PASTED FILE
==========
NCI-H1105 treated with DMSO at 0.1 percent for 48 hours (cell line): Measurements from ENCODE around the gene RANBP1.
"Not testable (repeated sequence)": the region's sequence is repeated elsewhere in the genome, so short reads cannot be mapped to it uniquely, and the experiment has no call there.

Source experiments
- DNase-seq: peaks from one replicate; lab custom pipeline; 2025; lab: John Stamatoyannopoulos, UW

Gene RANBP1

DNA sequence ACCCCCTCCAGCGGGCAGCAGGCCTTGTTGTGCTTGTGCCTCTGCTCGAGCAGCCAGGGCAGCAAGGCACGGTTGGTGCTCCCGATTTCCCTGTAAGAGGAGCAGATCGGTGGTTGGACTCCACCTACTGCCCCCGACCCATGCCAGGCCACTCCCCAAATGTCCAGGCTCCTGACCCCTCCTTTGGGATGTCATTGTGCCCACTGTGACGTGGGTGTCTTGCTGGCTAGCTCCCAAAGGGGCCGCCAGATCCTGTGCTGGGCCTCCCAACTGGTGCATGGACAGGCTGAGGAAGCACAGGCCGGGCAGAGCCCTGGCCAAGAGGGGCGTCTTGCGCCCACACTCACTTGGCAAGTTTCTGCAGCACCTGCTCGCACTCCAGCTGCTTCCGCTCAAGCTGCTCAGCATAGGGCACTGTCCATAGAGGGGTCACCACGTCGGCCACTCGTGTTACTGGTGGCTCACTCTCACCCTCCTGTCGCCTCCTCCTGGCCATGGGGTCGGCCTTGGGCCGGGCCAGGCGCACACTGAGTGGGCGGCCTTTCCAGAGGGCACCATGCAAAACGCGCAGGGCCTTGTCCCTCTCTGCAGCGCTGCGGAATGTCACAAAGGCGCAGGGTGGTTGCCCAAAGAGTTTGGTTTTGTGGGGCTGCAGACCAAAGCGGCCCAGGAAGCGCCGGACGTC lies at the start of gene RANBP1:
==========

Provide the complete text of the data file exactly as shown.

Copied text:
NCI-H1105 treated with DMSO at 0.1 percent for 48 hours (cell line): Measurements from ENCODE around the gene RANBP1.
"Not testable (repeated sequence)": the region's sequence is repeated elsewhere in the genome, so short reads cannot be mapped to it uniquely, and the experiment has no call there.

Source experiments
- DNase-seq: peaks from one replicate; lab custom pipeline; 2025; lab: John Stamatoyannopoulos, UW

Gene RANBP1

DNA sequence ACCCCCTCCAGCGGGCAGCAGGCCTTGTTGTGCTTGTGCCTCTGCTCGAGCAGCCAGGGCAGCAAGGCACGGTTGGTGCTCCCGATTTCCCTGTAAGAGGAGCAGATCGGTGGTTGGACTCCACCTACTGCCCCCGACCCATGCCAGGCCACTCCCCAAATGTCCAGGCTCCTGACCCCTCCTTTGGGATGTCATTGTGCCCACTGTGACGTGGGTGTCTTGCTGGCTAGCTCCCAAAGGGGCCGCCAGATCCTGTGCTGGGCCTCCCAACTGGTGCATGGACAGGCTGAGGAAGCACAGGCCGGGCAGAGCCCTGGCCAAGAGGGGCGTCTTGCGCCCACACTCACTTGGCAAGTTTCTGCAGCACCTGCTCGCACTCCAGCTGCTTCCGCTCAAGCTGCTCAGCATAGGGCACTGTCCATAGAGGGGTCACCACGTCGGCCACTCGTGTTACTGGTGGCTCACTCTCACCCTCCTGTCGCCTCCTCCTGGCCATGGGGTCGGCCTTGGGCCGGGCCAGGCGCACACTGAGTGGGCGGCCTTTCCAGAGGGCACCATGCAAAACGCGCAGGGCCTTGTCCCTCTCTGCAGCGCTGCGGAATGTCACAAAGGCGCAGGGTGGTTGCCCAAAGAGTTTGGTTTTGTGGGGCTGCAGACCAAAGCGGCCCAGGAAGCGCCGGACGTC lies at the start of gene RANBP1: